Fed Minutes Flag High Rates for ‘Some Time’ While Risks Shift

(Bloomberg) — Federal Reserve policymakers agreed last month that policy should remain restrictive for some time, while noting that the risks of overtightening now had to be balanced against keeping inflation on a downward path toward 2%.

(Bloomberg) — Federal Reserve policymakers agreed last month that policy should remain restrictive for some time, while noting that the risks of overtightening now had to be balanced against keeping inflation on a downward path toward 2%.

“Participants generally judged that, with the stance of monetary policy in restrictive territory, risks to the achievement of the committee’s goals had become more two-sided,” according to minutes of the September meeting, released in Washington Wednesday.

“All participants” agreed that the committee was in a position to “proceed carefully” and that policy decisions would be data-dependent and take into account “the balance of risks.”

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“They’re going to be parked on the side, but they’re not unpacking their bags just yet,”  said Jennifer Lee, senior economist at BMO Capital Markets. “They’re seeing inflation as unacceptably high — and that there are more upside risks,” she added.

At the meeting, Fed officials held their benchmark lending rate at a range of 5.25-5.5% last month, and signaled rates would stay higher for longer than previously expected following one more rate increase this year.

Since then, a surge in long-term Treasury yields has prompted some policymakers to suggest they may hold off on another hike when they meet on Oct. 31-Nov. 1, as they parse the reasons behind the run-up. 

After the minutes were published, the Fed-policy sensitive two-year Treasury yield and the dollar pared the day’s gains, while the S&P 500 Index pared losses. 

Rate Debate

The minutes noted that “a majority” of Fed officials saw one more rate increase “would likely be appropriate” to help cool off demand and get inflation closer to their 2% inflation target over the next two years, while “some” said “no further increases would be warranted.”

In forecasts issued last month, 12 of 19 officials projected one more hike this year, while the median estimate showed they expected fewer rate cuts in 2024 and 2025.

“Participants generally noted that it was important to balance the risk of overtightening against the risk of insufficient tightening,” the minutes said. 

Omair Sharif of Inflation Insights said the future of policy remains in a “tug-of-war” between the two risks. “The committee will proceed carefully,” he said Wednesday in a note to clients, adding that most “aren’t yet confident that inflation is on a durable and sustainable path to 2%.”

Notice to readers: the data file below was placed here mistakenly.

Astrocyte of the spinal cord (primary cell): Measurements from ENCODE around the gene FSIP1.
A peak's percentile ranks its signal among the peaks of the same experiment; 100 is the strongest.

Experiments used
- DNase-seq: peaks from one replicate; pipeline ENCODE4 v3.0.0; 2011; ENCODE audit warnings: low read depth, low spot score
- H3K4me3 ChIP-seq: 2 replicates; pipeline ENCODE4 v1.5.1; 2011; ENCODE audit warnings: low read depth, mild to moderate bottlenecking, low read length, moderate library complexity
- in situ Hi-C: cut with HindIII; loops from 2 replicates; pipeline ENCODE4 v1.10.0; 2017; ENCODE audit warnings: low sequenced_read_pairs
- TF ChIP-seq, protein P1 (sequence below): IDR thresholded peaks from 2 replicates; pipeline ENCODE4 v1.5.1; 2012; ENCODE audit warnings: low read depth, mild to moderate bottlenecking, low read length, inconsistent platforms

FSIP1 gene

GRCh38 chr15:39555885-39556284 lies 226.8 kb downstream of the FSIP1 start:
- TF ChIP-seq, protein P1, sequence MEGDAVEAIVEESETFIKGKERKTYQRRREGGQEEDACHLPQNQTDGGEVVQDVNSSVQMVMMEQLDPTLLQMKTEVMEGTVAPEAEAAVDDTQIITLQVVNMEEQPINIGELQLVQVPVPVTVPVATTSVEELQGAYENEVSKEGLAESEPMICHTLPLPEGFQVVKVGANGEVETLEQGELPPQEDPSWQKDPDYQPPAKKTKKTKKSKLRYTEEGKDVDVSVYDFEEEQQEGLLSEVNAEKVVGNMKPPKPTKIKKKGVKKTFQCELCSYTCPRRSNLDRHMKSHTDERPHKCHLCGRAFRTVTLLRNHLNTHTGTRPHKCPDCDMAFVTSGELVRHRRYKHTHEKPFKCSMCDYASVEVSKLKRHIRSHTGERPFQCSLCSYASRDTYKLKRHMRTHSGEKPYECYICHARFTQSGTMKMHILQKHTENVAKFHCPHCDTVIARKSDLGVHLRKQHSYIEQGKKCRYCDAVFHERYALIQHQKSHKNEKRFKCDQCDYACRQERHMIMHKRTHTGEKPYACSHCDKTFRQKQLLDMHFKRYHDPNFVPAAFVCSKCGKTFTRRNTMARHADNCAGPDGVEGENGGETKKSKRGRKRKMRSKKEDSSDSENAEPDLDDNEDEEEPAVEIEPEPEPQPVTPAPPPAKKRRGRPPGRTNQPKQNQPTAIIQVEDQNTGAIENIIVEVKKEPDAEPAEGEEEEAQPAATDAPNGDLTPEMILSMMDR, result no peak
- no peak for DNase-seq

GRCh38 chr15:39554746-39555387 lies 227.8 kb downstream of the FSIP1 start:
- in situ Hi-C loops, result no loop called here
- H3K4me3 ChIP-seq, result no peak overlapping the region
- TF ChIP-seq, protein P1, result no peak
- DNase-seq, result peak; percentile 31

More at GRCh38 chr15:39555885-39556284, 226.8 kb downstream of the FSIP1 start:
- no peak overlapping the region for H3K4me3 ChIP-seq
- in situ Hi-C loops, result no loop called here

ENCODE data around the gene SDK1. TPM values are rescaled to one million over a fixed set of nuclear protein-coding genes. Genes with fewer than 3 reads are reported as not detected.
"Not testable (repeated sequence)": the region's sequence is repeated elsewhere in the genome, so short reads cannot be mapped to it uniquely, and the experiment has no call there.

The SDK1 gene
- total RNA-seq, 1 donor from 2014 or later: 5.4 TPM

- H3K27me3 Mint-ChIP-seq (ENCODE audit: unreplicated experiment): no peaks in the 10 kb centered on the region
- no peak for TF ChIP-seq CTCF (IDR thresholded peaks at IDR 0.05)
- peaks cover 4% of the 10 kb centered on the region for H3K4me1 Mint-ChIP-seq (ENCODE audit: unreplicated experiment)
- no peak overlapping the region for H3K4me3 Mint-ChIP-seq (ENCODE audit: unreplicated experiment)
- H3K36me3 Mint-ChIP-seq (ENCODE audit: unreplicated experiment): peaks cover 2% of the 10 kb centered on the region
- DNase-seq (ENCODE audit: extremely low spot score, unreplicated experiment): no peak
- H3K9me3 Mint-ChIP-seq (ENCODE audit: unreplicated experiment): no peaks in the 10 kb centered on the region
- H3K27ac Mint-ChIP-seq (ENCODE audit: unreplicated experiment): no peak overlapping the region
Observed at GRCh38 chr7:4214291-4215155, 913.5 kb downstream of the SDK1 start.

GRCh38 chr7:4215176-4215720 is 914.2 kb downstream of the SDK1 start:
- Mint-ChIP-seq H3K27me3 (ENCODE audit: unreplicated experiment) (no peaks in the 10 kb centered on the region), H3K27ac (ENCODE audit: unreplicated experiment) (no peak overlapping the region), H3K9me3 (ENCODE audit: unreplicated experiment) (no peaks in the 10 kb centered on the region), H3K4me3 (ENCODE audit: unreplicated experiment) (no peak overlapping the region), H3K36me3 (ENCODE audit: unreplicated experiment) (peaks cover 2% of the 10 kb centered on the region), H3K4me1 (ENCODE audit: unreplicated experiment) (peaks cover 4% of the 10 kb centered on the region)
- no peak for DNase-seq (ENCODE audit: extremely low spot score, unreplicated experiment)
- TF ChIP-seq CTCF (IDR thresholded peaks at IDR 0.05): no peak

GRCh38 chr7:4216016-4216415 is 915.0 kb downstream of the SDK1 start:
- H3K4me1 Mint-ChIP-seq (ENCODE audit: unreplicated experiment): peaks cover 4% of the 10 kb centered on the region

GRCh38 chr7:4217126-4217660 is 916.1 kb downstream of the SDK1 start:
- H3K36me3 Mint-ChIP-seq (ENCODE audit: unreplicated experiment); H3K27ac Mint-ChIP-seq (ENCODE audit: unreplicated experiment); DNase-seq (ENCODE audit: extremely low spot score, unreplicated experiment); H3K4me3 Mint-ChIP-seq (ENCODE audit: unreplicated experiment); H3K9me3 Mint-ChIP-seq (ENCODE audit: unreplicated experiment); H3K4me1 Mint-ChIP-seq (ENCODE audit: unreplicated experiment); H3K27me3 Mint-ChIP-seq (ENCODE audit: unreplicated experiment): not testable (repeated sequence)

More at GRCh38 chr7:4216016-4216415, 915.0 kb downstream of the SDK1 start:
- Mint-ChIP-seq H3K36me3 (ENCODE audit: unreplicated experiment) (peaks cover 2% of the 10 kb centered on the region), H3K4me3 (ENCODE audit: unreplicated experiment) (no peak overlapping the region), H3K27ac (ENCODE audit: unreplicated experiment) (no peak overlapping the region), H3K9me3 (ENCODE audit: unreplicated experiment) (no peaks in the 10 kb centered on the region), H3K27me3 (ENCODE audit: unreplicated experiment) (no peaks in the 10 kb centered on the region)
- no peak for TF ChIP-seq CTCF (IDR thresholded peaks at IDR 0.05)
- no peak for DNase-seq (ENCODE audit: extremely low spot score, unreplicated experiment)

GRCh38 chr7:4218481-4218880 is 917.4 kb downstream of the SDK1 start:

The estimated higher rate peak, coupled with a slower pace of reductions in the next two years, sent bond markets reeling over the past three weeks. Yields on US 10-year notes jumped as much as 40 basis points from the Sept. 20 meeting through Monday, while spreads on corporate credit widened and broader financial conditions tightened.

The rapid increase in borrowing costs appears to have surprised some officials on the Federal Open Market Committee, who suggested they may again keep rates unchanged when officials meet in three weeks.

Policy Path

Fed Vice Chair Philip Jefferson on Monday told a conference that he would “remain cognizant of the tightening in financial conditions through higher bond yields” in assessing “the future path of policy.” And Dallas Fed President Lorie Logan said the same day that higher yields may lessen the need for further rate increases. 

Bond markets rallied after those comments and futures markets were pricing in about a 10% chance of a quarter-point rate increase at the next Fed meeting.

Other Fed speakers on Wednesday advocated for a cautious approach on future moves.

Governor Christopher Waller said the Fed can watch and see what happens before taking further action with interest rates as financial markets tighten. Atlanta Fed President Raphael Bostic said the central bank doesn’t need to keep raising interest rates unless inflation’s descent starts to stall.

The minutes noted that the economy is expanding at a solid pace, labor markets were reaching a better balance, and inflation — while it has cooled — is still running above target. The Dallas Fed, which trims away outlier prices from the personal consumption expenditures price index, calculated the six-month annual inflation rate at 3.1% for August, down from 3.4% in July.

Fed officials estimate they need to get economic growth below the 1.8% trend rate to slow price increases.

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